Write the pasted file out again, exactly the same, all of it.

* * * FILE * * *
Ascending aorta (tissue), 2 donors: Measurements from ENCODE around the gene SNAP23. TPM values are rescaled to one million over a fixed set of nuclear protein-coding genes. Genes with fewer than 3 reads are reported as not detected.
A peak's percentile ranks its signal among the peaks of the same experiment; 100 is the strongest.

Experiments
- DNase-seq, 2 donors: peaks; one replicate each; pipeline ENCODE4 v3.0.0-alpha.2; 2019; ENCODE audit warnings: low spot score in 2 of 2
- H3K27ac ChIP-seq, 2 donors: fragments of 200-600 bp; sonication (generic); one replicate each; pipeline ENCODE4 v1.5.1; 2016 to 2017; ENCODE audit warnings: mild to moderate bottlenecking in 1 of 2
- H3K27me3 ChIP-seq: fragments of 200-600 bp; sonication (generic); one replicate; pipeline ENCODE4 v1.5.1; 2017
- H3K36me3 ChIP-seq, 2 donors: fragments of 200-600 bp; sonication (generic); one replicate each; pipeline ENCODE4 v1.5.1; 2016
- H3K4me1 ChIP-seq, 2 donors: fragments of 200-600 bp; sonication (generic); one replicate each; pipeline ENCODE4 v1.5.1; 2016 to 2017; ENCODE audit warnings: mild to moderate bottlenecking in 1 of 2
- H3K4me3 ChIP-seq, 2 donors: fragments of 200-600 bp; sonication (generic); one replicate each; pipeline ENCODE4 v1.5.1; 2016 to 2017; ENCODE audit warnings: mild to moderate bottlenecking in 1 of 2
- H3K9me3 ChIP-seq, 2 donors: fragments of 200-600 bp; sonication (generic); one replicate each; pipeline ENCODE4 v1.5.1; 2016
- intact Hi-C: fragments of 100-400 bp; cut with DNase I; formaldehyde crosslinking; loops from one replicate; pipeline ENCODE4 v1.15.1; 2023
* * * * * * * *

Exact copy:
Ascending aorta (tissue), 2 donors: Measurements from ENCODE around the gene SNAP23. TPM values are rescaled to one million over a fixed set of nuclear protein-coding genes. Genes with fewer than 3 reads are reported as not detected.
A peak's percentile ranks its signal among the peaks of the same experiment; 100 is the strongest.

Experiments
- DNase-seq, 2 donors: peaks; one replicate each; pipeline ENCODE4 v3.0.0-alpha.2; 2019; ENCODE audit warnings: low spot score in 2 of 2
- H3K27ac ChIP-seq, 2 donors: fragments of 200-600 bp; sonication (generic); one replicate each; pipeline ENCODE4 v1.5.1; 2016 to 2017; ENCODE audit warnings: mild to moderate bottlenecking in 1 of 2
- H3K27me3 ChIP-seq: fragments of 200-600 bp; sonication (generic); one replicate; pipeline ENCODE4 v1.5.1; 2017
- H3K36me3 ChIP-seq, 2 donors: fragments of 200-600 bp; sonication (generic); one replicate each; pipeline ENCODE4 v1.5.1; 2016
- H3K4me1 ChIP-seq, 2 donors: fragments of 200-600 bp; sonication (generic); one replicate each; pipeline ENCODE4 v1.5.1; 2016 to 2017; ENCODE audit warnings: mild to moderate bottlenecking in 1 of 2
- H3K4me3 ChIP-seq, 2 donors: fragments of 200-600 bp; sonication (generic); one replicate each; pipeline ENCODE4 v1.5.1; 2016 to 2017; ENCODE audit warnings: mild to moderate bottlenecking in 1 of 2
- H3K9me3 ChIP-seq, 2 donors: fragments of 200-600 bp; sonication (generic); one replicate each; pipeline ENCODE4 v1.5.1; 2016
- intact Hi-C: fragments of 100-400 bp; cut with DNase I; formaldehyde crosslinking; loops from one replicate; pipeline ENCODE4 v1.15.1; 2023